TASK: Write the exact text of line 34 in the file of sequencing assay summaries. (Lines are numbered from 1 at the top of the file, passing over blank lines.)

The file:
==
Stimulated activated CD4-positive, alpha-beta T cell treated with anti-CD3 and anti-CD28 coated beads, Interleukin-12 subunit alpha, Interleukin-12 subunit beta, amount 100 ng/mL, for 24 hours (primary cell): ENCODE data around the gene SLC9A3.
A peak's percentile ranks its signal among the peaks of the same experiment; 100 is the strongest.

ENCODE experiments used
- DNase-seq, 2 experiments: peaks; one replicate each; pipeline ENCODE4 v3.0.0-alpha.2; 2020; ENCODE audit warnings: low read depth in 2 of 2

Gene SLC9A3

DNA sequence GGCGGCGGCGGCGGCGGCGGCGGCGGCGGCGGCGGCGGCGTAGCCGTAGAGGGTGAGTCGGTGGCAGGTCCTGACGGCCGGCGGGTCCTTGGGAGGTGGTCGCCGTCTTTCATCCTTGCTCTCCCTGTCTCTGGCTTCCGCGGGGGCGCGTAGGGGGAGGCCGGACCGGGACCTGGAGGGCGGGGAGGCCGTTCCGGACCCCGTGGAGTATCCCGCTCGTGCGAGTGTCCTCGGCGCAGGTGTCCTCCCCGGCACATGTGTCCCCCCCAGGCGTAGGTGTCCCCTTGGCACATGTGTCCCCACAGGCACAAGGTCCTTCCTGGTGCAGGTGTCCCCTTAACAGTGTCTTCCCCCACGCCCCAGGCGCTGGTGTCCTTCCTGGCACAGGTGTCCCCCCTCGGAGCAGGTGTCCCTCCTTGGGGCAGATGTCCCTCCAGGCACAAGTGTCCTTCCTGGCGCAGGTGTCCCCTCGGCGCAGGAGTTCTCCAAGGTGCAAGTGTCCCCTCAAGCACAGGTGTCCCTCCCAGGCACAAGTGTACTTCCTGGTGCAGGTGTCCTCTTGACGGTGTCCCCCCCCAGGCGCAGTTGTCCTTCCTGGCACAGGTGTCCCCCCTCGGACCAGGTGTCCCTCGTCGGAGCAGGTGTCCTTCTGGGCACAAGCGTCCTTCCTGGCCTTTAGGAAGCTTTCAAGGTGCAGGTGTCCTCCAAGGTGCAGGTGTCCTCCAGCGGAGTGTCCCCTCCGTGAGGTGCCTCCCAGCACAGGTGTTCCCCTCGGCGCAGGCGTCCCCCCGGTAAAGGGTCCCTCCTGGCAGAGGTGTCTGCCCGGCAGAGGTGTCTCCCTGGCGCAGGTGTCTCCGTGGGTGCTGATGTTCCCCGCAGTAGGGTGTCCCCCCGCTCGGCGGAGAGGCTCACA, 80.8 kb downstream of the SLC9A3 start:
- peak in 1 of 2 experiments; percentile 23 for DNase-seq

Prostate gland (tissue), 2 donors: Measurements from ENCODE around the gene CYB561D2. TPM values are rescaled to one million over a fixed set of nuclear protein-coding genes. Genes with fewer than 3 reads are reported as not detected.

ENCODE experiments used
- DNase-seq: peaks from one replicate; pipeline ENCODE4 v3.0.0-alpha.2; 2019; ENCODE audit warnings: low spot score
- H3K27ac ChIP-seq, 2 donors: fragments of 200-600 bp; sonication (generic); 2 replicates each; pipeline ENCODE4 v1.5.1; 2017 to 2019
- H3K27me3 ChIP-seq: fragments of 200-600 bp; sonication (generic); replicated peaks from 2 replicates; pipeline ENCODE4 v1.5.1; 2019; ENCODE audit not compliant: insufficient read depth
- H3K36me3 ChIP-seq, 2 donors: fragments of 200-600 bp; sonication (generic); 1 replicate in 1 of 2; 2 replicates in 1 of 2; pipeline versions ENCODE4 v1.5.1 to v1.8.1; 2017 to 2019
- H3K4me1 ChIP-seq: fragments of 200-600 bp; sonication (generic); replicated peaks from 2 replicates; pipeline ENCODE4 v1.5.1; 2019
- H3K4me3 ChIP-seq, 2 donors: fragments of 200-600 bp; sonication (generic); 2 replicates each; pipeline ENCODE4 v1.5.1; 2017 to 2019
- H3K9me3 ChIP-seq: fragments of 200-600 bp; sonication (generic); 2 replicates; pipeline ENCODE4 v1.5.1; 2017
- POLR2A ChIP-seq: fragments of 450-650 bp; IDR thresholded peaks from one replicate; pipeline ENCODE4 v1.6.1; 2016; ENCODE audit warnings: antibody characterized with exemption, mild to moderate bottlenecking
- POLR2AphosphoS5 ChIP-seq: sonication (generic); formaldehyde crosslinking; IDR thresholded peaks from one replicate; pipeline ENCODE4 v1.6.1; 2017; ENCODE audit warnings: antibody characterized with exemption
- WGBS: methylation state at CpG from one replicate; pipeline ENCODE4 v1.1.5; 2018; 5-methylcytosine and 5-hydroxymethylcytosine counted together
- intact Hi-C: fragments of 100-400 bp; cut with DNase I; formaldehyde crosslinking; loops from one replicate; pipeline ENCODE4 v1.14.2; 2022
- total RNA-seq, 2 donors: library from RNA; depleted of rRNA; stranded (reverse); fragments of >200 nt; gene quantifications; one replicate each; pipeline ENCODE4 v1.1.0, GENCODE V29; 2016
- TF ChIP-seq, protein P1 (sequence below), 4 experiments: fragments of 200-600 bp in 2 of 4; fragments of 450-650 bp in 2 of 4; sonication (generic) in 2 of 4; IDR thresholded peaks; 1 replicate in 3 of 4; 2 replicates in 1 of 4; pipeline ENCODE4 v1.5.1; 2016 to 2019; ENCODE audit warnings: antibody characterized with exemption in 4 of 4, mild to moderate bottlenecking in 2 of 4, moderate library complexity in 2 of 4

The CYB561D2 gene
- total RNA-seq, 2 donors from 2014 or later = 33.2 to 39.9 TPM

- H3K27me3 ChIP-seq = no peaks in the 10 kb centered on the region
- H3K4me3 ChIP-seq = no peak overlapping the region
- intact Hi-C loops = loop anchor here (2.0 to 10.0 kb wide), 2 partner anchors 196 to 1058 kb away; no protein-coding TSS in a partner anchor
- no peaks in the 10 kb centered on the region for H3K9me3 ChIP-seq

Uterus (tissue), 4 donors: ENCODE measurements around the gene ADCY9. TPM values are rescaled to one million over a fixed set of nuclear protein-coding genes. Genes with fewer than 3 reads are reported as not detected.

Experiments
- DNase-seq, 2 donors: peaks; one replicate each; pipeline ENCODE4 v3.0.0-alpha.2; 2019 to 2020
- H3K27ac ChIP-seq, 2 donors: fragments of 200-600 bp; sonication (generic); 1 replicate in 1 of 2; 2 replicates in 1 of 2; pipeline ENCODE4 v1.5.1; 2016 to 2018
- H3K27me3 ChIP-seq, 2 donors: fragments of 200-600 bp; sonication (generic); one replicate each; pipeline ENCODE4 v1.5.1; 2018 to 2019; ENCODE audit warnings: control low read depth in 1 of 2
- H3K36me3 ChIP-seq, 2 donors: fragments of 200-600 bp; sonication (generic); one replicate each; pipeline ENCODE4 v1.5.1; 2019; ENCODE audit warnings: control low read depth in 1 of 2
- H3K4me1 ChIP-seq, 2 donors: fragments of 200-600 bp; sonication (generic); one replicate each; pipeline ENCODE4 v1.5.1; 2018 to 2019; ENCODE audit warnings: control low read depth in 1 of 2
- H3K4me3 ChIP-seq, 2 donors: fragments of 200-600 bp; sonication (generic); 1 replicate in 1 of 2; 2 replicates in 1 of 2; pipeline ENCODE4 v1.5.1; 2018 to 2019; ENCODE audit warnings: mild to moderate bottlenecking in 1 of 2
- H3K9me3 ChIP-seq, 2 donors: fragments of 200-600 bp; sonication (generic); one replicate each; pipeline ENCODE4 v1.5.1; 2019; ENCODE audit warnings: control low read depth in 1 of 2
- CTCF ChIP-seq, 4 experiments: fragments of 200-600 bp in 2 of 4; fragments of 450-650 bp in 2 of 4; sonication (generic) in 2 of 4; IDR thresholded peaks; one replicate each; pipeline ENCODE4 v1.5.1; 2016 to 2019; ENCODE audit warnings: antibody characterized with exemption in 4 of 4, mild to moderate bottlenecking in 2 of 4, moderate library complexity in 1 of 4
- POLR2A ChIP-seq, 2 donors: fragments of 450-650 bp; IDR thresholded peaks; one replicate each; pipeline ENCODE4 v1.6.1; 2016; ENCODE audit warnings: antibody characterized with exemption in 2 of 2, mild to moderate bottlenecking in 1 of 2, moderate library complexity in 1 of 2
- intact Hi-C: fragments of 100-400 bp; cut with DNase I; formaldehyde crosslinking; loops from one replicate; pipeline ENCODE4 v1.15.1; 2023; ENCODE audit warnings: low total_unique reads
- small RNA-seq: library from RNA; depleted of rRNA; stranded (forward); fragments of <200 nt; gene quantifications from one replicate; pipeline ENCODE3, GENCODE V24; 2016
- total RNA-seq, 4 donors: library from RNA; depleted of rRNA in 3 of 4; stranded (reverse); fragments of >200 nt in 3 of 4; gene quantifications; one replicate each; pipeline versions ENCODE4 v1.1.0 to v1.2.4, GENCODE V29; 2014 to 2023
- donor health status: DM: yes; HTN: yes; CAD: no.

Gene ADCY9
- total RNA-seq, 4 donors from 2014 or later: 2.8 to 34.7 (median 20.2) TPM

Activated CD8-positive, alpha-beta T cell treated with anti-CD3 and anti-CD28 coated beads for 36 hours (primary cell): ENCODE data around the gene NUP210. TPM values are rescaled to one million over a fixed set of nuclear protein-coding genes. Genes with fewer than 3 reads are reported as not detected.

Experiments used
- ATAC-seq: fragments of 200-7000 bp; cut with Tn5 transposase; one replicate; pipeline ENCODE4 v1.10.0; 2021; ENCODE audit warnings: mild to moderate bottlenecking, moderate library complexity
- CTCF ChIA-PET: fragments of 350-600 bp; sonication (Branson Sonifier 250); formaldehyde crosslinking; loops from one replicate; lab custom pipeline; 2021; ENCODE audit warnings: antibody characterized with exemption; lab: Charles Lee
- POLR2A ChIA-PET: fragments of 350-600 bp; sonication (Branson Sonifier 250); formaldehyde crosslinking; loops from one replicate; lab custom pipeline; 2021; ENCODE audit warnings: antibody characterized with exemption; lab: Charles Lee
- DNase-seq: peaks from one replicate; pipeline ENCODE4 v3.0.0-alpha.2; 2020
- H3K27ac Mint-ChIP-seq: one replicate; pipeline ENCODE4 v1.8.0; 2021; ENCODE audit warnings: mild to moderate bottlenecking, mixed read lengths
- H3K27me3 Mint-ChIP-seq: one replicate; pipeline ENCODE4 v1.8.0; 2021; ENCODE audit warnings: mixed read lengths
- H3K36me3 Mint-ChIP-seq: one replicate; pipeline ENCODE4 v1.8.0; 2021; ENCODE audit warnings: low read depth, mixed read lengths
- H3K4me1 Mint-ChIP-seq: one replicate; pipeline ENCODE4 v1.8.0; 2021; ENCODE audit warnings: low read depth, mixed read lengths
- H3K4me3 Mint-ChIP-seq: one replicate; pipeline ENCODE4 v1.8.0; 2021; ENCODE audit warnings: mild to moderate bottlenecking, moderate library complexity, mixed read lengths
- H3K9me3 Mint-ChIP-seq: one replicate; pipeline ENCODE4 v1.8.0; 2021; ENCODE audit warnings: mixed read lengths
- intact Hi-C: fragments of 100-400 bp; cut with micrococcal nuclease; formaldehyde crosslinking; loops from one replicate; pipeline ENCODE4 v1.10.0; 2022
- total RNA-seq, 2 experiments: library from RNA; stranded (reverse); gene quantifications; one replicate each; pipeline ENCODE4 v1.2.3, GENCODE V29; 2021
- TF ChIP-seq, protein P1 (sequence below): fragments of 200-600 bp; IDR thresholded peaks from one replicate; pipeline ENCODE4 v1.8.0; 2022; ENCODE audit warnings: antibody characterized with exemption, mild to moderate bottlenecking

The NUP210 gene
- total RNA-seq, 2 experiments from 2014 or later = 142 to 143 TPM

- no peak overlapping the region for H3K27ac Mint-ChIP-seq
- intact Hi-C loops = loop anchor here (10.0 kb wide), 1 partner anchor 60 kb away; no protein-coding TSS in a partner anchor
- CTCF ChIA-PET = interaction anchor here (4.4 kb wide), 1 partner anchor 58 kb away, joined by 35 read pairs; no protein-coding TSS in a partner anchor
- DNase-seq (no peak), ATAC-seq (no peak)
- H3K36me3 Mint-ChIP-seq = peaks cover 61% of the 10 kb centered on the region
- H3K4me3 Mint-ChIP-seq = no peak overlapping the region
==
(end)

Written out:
- H3K36me3 ChIP-seq, 2 donors: fragments of 200-600 bp; sonication (generic); one replicate each; pipeline ENCODE4 v1.5.1; 2019; ENCODE audit warnings: control low read depth in 1 of 2